Toothbrush microbiomes feature a meeting ground for human oral and environmental microbiota

Ryan A. Blaustein*, Lisa Marie Michelitsch, Adam J. Glawe, Hansung Lee, Stefanie Huttelmaier, Nancy Hellgeth, Sarah Ben Maamar, Erica M. Hartmann

*Corresponding author for this work

Research output: Contribution to journalArticlepeer-review

Abstract

Background: While indoor microbiomes impact our health and well-being, much remains unknown about taxonomic and functional transitions that occur in human-derived microbial communities once they are transferred away from human hosts. Toothbrushes are a model to investigate the potential response of oral-derived microbiota to conditions of the built environment. Here, we characterize metagenomes of toothbrushes from 34 subjects to define the toothbrush microbiome and resistome and possible influential factors. Results: Toothbrush microbiomes often comprised a dominant subset of human oral taxa and less abundant or site-specific environmental strains. Although toothbrushes contained lower taxonomic diversity than oral-associated counterparts (determined by comparison with the Human Microbiome Project), they had relatively broader antimicrobial resistance gene (ARG) profiles. Toothbrush resistomes were enriched with a variety of ARGs, notably those conferring multidrug efflux and putative resistance to triclosan, which were primarily attributable to versatile environmental taxa. Toothbrush microbial communities and resistomes correlated with a variety of factors linked to personal health, dental hygiene, and bathroom features. Conclusions: Selective pressures in the built environment may shape the dynamic mixture of human (primarily oral-associated) and environmental microbiota that encounter each other on toothbrushes. Harboring a microbial diversity and resistome distinct from human-associated counterparts suggests toothbrushes could potentially serve as a reservoir that may enable the transfer of ARGs. [MediaObject not available: see fulltext.]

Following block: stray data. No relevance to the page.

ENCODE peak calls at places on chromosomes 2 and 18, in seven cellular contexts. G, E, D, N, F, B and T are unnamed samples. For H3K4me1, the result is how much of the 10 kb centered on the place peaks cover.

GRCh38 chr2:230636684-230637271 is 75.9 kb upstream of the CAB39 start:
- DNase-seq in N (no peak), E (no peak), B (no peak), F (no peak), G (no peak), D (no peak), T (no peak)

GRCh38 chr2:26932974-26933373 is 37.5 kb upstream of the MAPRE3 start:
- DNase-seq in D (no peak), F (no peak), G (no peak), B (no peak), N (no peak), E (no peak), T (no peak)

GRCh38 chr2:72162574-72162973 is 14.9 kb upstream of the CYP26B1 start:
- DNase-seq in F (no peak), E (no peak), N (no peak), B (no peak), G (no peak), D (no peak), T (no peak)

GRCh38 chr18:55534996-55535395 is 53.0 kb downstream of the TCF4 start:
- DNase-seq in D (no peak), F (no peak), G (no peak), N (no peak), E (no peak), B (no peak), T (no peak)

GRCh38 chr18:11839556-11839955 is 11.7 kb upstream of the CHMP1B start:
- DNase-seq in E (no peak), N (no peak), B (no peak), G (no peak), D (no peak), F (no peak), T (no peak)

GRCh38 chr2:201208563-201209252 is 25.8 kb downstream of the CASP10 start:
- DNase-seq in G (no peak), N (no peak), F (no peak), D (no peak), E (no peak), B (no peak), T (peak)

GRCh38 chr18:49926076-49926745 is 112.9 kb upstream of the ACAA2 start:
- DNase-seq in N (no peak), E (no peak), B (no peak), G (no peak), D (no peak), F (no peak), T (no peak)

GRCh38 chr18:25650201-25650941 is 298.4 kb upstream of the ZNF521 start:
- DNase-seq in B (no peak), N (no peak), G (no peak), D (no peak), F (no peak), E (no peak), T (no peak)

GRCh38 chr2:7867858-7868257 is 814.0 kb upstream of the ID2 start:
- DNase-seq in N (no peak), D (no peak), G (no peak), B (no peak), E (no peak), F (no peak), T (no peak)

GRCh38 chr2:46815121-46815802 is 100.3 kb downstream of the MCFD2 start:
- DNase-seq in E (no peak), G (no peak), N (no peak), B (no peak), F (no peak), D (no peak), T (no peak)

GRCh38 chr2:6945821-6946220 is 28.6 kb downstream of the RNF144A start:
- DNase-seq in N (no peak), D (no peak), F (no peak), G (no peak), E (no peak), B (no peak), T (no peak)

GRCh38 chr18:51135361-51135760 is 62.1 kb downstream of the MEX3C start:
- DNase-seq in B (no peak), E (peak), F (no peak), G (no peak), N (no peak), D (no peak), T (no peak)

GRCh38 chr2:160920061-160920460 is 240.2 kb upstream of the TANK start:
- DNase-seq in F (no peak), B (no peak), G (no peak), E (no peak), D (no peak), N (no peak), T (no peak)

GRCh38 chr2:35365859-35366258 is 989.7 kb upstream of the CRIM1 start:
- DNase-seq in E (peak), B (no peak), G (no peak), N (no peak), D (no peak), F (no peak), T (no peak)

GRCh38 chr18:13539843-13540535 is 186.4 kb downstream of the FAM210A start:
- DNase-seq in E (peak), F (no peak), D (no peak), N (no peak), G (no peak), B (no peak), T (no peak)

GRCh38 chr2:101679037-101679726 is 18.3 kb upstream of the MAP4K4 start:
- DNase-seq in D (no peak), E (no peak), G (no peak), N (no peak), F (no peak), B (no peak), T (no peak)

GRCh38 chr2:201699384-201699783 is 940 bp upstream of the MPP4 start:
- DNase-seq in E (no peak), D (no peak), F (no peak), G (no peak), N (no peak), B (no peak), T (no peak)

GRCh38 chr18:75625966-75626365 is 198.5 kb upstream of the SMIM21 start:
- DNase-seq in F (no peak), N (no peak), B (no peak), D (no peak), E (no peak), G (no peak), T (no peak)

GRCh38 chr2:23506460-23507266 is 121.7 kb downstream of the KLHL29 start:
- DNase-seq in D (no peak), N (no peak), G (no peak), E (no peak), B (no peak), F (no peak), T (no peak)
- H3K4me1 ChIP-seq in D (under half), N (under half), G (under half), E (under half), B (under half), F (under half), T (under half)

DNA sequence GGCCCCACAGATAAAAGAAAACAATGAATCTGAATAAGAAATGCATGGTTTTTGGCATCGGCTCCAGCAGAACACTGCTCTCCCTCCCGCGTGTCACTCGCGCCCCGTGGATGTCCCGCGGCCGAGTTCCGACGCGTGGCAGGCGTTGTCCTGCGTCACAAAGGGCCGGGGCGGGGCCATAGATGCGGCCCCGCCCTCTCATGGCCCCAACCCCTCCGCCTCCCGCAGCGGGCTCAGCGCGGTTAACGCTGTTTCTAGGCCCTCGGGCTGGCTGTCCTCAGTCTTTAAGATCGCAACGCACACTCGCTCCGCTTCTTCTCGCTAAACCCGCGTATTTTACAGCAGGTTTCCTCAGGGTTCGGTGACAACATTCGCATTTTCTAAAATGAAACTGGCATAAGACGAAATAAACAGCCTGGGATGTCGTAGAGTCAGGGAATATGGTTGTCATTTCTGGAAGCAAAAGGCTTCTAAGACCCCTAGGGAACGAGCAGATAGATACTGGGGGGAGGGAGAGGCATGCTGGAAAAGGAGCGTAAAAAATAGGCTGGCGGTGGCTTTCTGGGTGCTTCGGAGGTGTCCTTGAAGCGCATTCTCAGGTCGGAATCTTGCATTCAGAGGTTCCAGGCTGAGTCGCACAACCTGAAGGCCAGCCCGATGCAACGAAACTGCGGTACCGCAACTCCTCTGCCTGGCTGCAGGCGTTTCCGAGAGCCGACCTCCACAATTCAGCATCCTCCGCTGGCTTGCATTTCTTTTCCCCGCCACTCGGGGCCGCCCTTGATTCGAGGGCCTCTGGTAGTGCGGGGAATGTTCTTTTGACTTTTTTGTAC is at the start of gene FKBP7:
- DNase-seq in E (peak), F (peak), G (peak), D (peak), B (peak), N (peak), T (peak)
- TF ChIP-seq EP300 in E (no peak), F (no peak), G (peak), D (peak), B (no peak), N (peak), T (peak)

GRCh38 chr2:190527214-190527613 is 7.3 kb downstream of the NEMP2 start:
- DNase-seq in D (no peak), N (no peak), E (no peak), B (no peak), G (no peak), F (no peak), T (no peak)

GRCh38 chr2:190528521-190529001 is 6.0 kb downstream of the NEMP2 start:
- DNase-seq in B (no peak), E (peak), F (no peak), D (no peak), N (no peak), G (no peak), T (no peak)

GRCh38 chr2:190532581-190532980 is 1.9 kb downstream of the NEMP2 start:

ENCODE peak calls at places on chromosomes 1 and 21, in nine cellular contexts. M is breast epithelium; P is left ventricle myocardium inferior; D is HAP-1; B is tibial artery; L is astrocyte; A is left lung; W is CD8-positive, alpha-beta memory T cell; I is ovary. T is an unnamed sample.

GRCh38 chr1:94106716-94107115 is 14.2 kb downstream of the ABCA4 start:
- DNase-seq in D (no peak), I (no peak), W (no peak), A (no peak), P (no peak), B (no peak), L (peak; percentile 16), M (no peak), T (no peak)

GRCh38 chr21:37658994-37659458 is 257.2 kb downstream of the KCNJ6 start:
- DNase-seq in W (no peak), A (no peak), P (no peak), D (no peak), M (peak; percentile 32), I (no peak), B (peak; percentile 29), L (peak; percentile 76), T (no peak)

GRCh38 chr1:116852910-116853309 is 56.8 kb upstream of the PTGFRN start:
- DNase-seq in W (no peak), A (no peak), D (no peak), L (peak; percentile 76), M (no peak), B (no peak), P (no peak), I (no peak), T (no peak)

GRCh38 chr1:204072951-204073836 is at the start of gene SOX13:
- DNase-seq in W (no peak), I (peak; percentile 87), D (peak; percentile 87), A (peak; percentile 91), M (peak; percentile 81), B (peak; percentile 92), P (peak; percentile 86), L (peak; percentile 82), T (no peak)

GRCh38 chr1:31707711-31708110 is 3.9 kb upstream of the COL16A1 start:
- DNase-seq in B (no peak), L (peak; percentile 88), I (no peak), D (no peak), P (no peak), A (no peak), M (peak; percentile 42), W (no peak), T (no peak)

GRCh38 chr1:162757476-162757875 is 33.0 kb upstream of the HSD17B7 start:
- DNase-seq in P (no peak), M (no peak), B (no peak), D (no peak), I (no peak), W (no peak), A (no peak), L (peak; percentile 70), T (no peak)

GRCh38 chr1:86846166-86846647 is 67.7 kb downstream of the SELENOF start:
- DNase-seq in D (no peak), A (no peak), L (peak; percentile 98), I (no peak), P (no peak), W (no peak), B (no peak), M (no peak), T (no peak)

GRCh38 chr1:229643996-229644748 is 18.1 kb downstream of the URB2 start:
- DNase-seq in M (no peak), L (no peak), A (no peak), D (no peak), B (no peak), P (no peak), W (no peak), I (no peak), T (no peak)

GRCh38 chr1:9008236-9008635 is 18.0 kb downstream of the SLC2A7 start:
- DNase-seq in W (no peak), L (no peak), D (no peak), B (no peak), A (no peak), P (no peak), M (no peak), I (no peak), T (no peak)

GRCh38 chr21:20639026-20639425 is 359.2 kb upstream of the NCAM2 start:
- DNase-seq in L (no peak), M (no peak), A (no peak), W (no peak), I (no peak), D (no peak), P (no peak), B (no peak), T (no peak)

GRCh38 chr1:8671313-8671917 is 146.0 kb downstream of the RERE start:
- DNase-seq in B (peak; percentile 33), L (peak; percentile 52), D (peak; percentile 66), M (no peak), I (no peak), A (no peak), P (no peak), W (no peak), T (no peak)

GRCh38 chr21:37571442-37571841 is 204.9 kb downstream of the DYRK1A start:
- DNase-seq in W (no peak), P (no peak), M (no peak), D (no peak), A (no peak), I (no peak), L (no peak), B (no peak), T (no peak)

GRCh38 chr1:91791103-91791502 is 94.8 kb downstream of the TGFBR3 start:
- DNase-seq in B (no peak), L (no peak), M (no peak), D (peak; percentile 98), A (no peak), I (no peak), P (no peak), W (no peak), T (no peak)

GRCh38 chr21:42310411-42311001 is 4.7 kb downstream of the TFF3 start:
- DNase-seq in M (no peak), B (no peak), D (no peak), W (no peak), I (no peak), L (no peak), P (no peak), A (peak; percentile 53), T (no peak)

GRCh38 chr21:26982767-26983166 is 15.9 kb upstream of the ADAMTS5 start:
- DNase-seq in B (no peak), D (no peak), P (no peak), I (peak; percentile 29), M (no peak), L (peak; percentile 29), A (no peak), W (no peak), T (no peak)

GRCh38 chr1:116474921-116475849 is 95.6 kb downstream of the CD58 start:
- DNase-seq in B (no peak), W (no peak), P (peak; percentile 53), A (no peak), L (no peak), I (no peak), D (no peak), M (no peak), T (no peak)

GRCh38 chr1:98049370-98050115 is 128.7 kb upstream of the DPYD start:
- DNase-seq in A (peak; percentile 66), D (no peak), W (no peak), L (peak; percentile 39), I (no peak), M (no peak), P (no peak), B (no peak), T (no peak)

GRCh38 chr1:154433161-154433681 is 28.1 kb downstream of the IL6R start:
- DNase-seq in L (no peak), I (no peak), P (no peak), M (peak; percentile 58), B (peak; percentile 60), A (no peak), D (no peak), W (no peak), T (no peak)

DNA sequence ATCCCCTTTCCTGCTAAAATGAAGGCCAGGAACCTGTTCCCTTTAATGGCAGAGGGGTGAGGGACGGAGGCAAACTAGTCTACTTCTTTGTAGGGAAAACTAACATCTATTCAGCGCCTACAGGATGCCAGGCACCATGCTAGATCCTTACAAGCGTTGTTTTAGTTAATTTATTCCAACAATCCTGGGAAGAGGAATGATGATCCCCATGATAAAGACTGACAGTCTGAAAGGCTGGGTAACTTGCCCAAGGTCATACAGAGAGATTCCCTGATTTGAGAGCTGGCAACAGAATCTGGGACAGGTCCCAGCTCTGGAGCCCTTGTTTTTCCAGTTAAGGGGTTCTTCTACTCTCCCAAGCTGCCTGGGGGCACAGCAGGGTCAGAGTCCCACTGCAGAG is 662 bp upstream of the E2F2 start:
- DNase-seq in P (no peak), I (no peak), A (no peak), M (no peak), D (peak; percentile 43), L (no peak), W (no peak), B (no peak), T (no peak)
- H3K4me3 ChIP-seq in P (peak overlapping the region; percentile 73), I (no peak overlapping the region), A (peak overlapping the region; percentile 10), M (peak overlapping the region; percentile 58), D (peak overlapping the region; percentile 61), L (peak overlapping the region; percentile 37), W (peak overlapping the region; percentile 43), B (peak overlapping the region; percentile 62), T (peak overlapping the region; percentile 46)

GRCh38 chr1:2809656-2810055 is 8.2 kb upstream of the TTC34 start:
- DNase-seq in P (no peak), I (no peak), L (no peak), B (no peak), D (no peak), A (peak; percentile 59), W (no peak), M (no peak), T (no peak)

Original languageEnglish (US)
Article number32
JournalMicrobiome
Volume9
Issue number1
DOIs
StatePublished - Dec 2021

Keywords

  • Antimicrobial resistance
  • Built environment
  • Metagenomics
  • Oral microbiome
  • Toothbrush

ASJC Scopus subject areas

  • Microbiology
  • Microbiology (medical)

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